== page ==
“It takes a village to raise a child.” I know that sounds overused and somewhat trite, but it really does take a village to raise a child. Don’t get me wrong, children desperately need their family. The healthier our families, the easier it is to raise our children. No doubt family has the primary place in raising children. Still, the connections our children have with those outside the nuclear family have a tremendous impact on them. When parents encourage their children to build healthy connections outside their immediate family, children benefit. Of course we don’t want our children to develop just any old connections; we want to guide them toward healthy connections. We do that by becoming involved in various aspects of the community as a family. Then, as children mature, they can take those involvements as their own. Here are four connections that can benefit our children.
· Connections with extended family can have a positive influence on our children. Older cousins, aunts, and uncles can serve as role models. Grandparents, aunts, and uncles can reinforce various values. Grandparents, in particular, can play a special role in reinforcing values. Many times our children will hear values voiced by the extended family more easily than they hear the same values voiced by us.
· Connections with community groups such as church, school, or sports. Coaches can help reinforce values and give our children another “ear” to help them solve various difficulties. Teachers can also serve to encourage our children and promote maturity. Church involvement has many benefits. In a church community, children can find adults who encourage and support, elderly who listen and give wisdom, and peers who want to live by similar values. Church also provide opportunities to engage in “responsible” behavior such as watching and teaching younger children, mission trips, camp opportunities, and volunteer opportunities. The church can provide all of this as well as teaching Christian values. Each of these connections can help our children grow more confident and mature.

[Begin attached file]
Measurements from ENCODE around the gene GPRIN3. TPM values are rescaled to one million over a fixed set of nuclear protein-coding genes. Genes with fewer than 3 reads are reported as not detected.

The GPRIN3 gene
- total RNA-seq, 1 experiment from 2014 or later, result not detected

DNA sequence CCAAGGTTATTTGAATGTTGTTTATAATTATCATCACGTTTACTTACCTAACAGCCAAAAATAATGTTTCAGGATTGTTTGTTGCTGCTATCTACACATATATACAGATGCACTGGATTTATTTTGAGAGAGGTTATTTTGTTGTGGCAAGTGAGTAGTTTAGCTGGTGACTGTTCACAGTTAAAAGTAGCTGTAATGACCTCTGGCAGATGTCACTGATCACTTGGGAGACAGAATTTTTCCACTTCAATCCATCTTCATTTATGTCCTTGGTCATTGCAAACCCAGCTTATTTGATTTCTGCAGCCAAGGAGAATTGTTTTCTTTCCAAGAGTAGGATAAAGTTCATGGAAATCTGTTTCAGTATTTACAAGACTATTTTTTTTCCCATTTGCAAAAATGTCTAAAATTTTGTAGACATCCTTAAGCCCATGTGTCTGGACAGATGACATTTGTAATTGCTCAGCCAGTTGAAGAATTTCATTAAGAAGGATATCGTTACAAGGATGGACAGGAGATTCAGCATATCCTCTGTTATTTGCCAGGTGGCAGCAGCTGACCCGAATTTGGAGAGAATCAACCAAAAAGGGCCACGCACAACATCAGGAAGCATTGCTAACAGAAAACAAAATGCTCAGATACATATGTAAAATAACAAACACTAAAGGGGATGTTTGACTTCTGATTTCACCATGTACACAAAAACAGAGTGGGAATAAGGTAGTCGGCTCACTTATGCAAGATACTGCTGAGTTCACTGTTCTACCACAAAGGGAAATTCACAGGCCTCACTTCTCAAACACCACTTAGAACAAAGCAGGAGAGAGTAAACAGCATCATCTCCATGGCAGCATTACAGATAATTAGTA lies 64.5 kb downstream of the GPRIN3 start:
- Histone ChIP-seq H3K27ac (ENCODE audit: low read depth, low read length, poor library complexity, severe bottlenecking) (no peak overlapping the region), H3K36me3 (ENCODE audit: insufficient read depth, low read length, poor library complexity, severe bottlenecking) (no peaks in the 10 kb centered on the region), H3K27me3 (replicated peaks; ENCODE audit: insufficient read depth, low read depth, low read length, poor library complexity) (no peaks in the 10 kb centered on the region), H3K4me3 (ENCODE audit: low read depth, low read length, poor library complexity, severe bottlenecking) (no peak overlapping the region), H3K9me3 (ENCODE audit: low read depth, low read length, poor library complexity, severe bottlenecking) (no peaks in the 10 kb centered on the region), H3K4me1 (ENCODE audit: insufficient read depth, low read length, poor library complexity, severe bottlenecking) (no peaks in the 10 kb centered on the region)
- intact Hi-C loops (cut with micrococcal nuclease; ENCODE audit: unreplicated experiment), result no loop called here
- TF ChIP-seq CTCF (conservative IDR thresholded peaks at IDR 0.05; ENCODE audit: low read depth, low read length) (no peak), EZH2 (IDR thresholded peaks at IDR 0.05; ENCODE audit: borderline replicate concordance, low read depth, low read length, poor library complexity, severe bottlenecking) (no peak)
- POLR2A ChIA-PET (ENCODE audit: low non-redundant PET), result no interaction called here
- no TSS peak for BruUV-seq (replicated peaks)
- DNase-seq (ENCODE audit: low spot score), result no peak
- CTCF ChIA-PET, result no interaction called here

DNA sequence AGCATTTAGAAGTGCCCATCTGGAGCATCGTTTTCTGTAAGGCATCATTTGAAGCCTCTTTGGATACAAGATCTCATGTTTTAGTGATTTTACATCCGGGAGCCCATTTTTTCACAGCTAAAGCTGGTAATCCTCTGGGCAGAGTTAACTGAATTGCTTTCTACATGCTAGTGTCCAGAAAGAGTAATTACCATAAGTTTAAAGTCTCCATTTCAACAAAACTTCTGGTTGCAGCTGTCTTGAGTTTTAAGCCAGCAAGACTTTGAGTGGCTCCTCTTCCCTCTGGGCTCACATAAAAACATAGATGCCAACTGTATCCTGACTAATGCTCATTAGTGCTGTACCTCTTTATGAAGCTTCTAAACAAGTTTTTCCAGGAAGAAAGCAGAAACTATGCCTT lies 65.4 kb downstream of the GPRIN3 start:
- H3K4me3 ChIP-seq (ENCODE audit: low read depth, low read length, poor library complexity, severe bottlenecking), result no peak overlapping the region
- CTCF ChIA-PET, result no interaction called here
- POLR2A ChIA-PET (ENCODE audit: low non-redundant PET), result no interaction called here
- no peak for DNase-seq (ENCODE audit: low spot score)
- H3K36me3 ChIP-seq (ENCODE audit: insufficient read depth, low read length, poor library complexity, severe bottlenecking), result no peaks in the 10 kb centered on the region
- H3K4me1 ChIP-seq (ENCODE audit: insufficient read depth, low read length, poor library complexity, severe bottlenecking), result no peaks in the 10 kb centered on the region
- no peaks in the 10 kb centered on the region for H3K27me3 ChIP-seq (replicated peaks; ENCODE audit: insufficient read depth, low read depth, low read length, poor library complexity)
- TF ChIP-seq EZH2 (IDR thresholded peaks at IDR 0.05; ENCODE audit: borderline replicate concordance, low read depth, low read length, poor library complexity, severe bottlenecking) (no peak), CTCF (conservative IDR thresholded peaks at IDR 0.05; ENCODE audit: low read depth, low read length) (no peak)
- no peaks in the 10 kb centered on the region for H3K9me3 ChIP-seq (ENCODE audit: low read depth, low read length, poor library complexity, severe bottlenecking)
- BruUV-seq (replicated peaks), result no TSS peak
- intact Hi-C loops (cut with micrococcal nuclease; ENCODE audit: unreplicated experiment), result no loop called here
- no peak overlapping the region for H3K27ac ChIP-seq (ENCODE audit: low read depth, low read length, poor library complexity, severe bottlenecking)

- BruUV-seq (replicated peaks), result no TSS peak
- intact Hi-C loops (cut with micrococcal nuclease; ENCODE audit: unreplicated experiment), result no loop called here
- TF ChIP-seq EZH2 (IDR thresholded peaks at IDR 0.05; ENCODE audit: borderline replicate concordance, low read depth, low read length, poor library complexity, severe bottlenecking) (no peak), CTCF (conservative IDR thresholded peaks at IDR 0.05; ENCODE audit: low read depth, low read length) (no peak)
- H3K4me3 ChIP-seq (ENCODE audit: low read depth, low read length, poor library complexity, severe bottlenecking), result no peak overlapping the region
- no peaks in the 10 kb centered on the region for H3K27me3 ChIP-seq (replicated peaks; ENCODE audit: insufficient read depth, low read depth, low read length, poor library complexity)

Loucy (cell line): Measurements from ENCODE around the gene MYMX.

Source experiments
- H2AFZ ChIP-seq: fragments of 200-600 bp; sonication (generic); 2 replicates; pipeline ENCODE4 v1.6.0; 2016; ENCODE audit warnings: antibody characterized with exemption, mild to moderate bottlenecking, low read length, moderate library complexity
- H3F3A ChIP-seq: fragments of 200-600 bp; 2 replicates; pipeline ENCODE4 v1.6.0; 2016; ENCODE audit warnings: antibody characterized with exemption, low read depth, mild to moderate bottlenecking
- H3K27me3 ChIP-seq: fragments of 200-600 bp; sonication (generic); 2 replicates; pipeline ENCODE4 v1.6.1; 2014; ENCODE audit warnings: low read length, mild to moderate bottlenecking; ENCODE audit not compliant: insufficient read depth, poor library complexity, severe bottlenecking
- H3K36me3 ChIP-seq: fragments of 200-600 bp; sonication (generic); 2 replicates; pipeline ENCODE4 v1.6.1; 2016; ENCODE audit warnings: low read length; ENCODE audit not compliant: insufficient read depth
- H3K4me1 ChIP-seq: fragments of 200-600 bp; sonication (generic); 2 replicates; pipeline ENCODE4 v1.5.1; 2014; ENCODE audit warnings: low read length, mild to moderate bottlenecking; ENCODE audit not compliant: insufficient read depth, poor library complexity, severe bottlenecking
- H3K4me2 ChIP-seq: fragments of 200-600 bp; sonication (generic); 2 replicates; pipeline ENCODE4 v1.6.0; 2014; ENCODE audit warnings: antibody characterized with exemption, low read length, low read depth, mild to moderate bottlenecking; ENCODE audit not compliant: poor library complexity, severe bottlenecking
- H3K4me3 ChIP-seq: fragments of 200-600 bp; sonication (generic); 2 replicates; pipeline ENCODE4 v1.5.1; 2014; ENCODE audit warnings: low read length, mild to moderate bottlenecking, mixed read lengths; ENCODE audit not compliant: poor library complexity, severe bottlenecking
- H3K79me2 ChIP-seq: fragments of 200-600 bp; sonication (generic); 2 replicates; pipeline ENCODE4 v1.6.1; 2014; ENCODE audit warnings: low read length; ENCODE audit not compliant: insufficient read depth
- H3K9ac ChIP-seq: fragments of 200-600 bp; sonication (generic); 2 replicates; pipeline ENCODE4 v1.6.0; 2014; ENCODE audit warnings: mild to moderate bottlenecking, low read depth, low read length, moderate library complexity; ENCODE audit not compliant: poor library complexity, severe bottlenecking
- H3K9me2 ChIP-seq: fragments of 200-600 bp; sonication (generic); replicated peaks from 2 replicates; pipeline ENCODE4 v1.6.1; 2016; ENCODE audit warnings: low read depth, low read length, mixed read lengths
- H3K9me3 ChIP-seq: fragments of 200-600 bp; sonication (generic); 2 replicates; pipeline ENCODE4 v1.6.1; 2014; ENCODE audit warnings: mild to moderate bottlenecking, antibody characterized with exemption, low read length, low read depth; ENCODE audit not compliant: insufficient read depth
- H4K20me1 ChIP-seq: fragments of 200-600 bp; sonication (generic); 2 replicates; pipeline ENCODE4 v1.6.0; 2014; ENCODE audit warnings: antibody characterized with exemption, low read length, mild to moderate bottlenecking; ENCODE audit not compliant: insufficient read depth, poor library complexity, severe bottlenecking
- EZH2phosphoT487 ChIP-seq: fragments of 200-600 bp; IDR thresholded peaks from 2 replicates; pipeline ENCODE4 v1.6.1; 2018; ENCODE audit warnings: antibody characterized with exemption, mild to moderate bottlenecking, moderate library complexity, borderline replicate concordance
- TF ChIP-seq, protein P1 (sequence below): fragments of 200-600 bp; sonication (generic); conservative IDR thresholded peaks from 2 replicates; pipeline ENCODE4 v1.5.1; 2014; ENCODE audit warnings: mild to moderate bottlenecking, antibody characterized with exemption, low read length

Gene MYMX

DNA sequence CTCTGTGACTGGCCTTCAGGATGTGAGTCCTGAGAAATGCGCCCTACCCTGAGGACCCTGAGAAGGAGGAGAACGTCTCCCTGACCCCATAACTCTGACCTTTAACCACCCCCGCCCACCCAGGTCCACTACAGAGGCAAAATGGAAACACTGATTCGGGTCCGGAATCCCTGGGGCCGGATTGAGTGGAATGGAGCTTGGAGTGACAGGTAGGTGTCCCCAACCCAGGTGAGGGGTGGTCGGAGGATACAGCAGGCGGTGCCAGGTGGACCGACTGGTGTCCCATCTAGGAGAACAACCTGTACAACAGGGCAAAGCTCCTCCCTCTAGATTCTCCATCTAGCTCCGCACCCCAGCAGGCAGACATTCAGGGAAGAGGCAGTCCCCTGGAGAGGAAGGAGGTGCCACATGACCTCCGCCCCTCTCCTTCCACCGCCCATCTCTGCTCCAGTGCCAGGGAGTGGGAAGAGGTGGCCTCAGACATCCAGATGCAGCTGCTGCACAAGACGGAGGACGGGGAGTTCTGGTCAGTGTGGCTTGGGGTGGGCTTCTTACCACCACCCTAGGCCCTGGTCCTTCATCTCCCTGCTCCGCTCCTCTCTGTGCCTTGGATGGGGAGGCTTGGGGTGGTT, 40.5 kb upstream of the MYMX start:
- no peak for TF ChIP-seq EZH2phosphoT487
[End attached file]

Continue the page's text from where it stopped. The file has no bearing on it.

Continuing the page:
· Connections with more than one circle of friends. This may take some guidance from you, but the benefit is great. Encourage your children to avoid a single clique and become involved with peers from several groups. This may mean becoming involved peers from several different groups at school or becoming involved with peers from church, scouting, school, and community.
· Connections with other parents. Sometimes our children just need an adult other than their parent to talk to. They need an adult who understands children, but does not have the heavy emotional investment in our children that we do. From this “other parent” our children can get an objective, third party opinion. And, if we have laid the groundwork early in our children’s life, this “third party” will support similar values and ideas as we do.
Having these four connections outside of the nuclear family will help teens gain a sense of connection and belonging. Ironically, this sense of connection and belonging will help them grow more independent. It will also help them mature and grow with a desire to abide by the values of their community…which, by the way, is your community too!